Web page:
It never occurred to me to decorate a pumpkin at Halloween any other way than carving it, but Melissa from the Empress of Dirt blog recently published a post calling for entries to a pumpkin decorating competition where pumpkins are embellished rather than sculptured and it seems such a great idea.
If you’ve ever carved pumpkins you’ll have noticed how quickly they go mouldy inside, yet when they’re left in one piece they’ll last for months, which is great if you’re wondering what you can cook up after the festive season that’s cheap, cheerful and healthy.
We usually carve one or two pumpkins at Halloween to hold tea lights on the windowsills, but I’ve friends and neighbours with several dotted around their homes and gardens. That’s a lot of pumpkin flesh to use up or freeze at a busy time of year. Embellishing the pumpkins can give you the best of both worlds – a decorated squash in October that you can eat at Christmas.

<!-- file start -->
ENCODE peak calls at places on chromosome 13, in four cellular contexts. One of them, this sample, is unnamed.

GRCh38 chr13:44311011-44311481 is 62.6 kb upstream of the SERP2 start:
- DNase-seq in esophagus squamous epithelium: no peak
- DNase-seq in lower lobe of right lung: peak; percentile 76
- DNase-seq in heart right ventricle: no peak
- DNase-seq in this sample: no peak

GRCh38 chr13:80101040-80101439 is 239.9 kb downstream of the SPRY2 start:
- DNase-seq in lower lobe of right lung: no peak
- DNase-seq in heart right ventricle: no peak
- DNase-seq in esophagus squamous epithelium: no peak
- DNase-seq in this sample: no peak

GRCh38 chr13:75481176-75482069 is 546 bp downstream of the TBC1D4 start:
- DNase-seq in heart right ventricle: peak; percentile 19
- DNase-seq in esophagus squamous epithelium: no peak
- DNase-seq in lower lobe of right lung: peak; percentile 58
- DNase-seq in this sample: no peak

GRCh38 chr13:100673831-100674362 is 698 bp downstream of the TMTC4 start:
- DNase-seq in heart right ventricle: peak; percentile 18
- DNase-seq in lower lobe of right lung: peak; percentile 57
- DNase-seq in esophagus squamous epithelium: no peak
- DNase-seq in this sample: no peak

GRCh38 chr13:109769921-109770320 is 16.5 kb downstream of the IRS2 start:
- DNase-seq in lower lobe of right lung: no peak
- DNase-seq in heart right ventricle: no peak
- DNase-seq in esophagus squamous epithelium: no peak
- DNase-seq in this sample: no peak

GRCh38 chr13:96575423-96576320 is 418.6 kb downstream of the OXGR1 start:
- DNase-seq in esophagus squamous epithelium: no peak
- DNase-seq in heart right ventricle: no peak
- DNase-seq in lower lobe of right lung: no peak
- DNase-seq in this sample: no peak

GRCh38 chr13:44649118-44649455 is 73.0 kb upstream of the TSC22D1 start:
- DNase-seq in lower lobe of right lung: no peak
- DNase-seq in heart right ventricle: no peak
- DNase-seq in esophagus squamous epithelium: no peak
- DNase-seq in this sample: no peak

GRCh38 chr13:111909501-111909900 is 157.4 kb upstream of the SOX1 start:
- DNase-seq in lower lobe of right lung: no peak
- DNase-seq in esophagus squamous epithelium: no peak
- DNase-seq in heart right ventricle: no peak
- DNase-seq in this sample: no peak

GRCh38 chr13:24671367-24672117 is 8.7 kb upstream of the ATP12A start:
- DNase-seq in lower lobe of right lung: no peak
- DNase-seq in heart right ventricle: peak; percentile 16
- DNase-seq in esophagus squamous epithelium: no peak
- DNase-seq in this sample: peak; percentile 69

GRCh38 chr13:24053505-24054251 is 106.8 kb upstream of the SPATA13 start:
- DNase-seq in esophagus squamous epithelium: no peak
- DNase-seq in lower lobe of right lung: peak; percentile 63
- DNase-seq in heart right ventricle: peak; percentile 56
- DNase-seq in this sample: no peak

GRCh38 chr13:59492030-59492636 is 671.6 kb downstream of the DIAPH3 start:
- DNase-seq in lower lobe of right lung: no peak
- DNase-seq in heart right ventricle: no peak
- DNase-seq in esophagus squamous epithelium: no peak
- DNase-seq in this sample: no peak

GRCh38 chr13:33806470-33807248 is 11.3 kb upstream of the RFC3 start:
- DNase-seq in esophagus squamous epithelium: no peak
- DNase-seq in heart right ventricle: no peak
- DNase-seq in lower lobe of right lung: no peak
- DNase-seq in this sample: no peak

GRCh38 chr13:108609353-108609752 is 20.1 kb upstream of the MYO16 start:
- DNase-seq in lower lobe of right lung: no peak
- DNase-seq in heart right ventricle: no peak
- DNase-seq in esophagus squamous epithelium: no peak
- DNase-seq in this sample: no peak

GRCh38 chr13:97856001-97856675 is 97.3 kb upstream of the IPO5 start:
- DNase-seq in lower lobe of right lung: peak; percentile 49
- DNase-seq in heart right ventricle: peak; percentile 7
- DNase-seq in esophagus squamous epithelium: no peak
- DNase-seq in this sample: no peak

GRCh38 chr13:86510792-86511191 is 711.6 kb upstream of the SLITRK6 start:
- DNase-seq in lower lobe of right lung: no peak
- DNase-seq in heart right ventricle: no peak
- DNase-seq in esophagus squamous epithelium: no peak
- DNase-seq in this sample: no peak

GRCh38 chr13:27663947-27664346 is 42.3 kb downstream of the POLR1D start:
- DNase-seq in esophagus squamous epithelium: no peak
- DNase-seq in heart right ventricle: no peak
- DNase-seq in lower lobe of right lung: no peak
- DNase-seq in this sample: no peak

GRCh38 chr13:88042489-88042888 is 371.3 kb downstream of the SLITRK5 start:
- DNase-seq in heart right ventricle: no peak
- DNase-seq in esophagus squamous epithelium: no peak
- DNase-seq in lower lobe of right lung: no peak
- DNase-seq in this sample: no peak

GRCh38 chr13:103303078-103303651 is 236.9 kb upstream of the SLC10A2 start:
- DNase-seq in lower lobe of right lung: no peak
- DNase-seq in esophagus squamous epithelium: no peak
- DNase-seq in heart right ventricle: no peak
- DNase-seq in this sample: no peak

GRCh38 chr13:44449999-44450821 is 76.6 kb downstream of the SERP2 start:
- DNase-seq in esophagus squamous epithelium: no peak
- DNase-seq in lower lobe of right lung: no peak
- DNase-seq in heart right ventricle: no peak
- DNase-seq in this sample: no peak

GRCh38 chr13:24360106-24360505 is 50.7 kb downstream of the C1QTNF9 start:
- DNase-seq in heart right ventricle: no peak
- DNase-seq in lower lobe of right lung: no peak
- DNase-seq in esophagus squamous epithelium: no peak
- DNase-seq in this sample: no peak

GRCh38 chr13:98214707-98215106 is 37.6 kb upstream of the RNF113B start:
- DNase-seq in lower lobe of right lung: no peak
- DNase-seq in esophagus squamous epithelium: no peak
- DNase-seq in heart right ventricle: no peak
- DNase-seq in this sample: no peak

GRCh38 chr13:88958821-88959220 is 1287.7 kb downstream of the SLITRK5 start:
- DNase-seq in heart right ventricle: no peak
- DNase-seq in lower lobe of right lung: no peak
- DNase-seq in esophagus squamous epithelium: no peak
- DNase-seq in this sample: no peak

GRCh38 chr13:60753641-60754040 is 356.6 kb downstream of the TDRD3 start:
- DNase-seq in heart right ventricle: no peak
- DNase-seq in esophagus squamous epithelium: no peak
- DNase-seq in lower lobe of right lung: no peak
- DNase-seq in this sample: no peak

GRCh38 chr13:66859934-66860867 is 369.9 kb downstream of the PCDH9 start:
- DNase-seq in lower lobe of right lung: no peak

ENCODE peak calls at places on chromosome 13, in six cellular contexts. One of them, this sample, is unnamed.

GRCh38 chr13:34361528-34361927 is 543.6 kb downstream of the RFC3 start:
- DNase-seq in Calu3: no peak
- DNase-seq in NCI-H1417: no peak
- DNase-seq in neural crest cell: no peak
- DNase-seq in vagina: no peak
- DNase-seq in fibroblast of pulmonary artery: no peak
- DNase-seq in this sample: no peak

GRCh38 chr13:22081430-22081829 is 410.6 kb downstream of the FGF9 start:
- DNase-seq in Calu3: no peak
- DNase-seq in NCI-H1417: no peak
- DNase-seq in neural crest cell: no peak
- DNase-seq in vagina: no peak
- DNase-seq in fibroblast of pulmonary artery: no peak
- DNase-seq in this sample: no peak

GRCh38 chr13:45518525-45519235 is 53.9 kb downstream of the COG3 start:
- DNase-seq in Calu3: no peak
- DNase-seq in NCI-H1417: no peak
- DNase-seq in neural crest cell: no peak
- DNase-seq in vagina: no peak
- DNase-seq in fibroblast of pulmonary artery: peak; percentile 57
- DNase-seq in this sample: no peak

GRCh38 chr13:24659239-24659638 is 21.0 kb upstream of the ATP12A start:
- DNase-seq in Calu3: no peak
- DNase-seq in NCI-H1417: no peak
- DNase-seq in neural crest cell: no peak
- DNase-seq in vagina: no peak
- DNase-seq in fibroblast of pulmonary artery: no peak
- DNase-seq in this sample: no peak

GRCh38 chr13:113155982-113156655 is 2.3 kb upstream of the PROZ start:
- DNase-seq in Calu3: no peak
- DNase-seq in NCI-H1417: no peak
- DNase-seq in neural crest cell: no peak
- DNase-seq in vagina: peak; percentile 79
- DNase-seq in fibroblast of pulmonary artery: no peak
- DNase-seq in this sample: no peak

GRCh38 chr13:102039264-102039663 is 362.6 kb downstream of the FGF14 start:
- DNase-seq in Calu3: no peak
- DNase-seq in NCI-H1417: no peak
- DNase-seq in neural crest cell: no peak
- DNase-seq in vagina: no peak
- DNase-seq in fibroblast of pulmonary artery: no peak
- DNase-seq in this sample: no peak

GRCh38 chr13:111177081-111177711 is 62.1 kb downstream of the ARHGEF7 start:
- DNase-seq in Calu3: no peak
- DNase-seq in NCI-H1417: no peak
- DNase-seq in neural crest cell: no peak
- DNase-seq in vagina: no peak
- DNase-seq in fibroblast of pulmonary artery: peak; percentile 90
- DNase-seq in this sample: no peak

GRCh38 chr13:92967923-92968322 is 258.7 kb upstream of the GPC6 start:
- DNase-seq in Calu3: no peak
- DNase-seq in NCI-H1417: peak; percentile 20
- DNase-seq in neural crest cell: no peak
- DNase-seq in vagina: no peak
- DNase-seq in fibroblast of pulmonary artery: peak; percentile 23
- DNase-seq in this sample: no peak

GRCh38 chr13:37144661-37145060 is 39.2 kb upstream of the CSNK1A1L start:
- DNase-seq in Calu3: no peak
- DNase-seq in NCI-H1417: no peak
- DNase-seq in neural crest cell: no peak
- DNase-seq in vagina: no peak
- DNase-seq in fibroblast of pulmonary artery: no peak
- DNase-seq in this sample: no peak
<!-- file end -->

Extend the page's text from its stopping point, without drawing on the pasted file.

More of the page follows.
If you like the idea of creating a piece of pumpkin art and trying something different this year, Melissa has lots of examples that you can find here to give you some ideas.
I opted for a natural, ‘green man’ look with the giant community garden squash that will be on display at Savour Kilkenny (using a glue gun to stick everything to the pumpkin).
If you’re in Kilkenny this weekend and would like to see it, the Kilkenny Community Garden Network will have a stand in the Leader Partnership marquee on Sunday, where we’ll be selling this seasons chutneys and jams, made by the gardeners from produce mostly sown and grown in Callan community garden this year.
I was planning to make an autumn door wreath but haven’t managed to, yet this seems to make up for it. Our eldest daughter wasn’t so keen on my ‘green’ pumpkin as she couldn’t see its orange skin behind the leaves but Mr G loved it as he’s always been a Green Man fan.
What do you think? Could you be persuaded to hang on to your pumpkin a bit longer, embellish it and perhaps make a soup from its flesh or roast the seeds in a couple of months time, or are you a carving traditionalist, something that was after all, supposed to have originated in Ireland?